As a marriage cools, a wife sails for adventure in "L'Iceberg"
"Deadpan" doesn't begin to describe the tongue-in-cheek mix of gravity and cool detachment in which "L'Iceberg's" slapstick nonsense thrives...
Special to The Seattle Times
"L'Iceberg," with Fiona Gordon, Dominique Abel, Philippe Martz, Bruno Romy. Written and directed by Gordon, Abel and Romy.
Not rated; for mature audiences (contains brief nudity). 84 minutes. In French with English subtitles.
"Deadpan" doesn't begin to describe the tongue-in-cheek mix of gravity and cool detachment in which "L'Iceberg's" slapstick nonsense thrives.
An absurd Belgian-French comedy with three directors (Fiona Gordon, Dominique Abel and Bruno Romy), two of whom are also among the film's principal players, "L'Iceberg" is a postmodern fable deeply influenced by Buster Keaton and Jacques Tati ("Traffic"). Just as both of those innovative filmmakers tended to set their on-screen alter egos on a collision course with a complicated world — Keaton's characters straining to cope, Tati's Monsieur Hulot cluelessly leaving chaos in his wake — the talents behind "L'Iceberg" have fun situating personal crises in unlikely places.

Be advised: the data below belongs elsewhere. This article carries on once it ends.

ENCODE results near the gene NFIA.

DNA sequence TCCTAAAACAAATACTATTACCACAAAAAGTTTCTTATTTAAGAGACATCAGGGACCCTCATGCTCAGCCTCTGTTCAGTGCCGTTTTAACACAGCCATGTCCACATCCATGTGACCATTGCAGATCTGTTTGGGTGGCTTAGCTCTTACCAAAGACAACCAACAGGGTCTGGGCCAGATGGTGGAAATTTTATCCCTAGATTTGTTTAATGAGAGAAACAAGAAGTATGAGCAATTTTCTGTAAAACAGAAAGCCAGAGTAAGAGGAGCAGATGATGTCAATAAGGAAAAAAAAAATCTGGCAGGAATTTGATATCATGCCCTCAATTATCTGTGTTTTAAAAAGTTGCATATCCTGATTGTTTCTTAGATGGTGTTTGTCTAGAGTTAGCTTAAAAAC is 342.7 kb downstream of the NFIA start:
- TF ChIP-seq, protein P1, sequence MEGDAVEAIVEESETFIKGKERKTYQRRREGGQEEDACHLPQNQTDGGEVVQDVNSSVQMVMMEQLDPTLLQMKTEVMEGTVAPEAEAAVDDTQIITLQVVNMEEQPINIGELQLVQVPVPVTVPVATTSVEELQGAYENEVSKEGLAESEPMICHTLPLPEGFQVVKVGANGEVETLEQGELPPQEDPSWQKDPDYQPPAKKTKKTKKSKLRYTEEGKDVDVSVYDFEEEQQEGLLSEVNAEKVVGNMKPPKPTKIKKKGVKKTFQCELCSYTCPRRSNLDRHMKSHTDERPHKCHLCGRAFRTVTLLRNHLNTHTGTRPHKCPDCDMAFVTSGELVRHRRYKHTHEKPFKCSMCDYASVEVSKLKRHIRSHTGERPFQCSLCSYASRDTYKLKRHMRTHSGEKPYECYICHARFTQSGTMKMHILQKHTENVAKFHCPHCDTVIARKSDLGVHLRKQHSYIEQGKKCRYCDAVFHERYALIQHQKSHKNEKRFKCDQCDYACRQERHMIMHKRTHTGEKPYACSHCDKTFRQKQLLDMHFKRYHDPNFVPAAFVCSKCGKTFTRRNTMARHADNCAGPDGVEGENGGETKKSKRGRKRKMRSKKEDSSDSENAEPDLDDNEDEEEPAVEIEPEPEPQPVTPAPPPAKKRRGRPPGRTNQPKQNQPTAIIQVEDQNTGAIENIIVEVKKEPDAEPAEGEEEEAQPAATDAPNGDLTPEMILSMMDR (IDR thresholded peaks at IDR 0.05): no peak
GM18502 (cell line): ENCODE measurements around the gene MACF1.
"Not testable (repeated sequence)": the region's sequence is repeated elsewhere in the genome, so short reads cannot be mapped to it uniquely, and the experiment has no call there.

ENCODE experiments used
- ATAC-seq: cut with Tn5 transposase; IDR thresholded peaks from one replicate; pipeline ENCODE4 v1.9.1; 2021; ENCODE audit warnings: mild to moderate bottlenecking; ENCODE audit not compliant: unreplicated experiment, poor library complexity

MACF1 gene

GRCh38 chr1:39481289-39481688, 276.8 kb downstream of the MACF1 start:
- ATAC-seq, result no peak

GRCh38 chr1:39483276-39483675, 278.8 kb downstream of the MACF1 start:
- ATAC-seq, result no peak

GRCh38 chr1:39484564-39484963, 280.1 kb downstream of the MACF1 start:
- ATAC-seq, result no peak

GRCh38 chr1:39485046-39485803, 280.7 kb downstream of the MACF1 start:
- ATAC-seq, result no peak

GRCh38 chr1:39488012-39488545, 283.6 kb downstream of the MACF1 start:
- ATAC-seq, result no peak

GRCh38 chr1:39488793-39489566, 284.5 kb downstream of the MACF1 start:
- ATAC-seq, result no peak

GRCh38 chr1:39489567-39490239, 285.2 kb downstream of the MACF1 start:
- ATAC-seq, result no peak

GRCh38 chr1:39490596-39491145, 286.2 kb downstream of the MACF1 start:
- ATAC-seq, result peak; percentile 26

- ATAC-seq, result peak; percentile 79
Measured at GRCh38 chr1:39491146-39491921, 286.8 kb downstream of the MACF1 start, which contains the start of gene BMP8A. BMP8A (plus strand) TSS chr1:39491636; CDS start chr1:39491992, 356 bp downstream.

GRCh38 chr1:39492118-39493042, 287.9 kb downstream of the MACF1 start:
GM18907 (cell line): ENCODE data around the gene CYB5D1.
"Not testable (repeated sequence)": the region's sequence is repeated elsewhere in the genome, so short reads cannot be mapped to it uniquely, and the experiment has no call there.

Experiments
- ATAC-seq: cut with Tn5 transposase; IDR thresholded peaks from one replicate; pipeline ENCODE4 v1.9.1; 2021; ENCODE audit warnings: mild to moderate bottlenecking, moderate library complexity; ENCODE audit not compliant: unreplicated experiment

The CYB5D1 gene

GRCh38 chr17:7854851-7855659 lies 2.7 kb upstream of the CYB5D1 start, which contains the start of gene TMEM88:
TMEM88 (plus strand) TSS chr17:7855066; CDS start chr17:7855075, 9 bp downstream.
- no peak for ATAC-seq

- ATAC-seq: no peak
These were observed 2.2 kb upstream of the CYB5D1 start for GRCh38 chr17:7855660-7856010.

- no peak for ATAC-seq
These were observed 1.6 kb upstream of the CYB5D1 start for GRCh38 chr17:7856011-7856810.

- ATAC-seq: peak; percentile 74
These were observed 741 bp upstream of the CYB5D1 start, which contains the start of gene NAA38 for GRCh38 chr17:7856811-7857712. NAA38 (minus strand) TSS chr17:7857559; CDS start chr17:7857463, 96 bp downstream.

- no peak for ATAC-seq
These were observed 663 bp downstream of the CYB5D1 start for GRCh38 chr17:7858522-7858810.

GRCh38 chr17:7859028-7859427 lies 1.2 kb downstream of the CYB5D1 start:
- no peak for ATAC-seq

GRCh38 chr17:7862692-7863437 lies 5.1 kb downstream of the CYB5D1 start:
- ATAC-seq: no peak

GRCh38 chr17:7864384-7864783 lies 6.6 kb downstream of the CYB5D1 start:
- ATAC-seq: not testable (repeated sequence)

The story largely concerns Fiona (Gordon, whose work in this movie won the Audience Award for Best Actress at the 2006 Seattle International Film Festival), a wary, exhausted suburban mother and wife who also manages a restaurant. Locked in a walk-in freezer at work one night, she survives the experience but is haunted by it afterward.
Fiona's well-meaning but lackluster husband, Julien (Abel), and their kids try to engage her, but her thoughts turn toward adventure — specifically a strange compulsion to head to the Arctic and the world of icebergs.
Through a succession of imaginative tableaus rich in color and physical comedy but minimal in sound, "L'Iceberg" goes on to tell us of Fiona's travels on the open ocean and her relationship with the seemingly mute René (Philippe Martz). When Julien shows up somehow, the film becomes an ironic metaphor for the quest to fight for and reinvent a marriage.
For all its slapstick leanings, "L'Ice-
berg" doesn't necessarily inspire a lot of laughter, and some of its best moments are a little too self-congratulatory. A scene in which Fiona writhes around under a backlit bedsheet like something extraterrestrial trying to hatch itself into a new world makes its point about the bedeviled character's post-trauma dreams ... and then makes it again and again. But overall, "L'Iceberg" is a noteworthy effort by artists thinking outside the filmmaking box.
Tom Keogh: firstname.lastname@example.org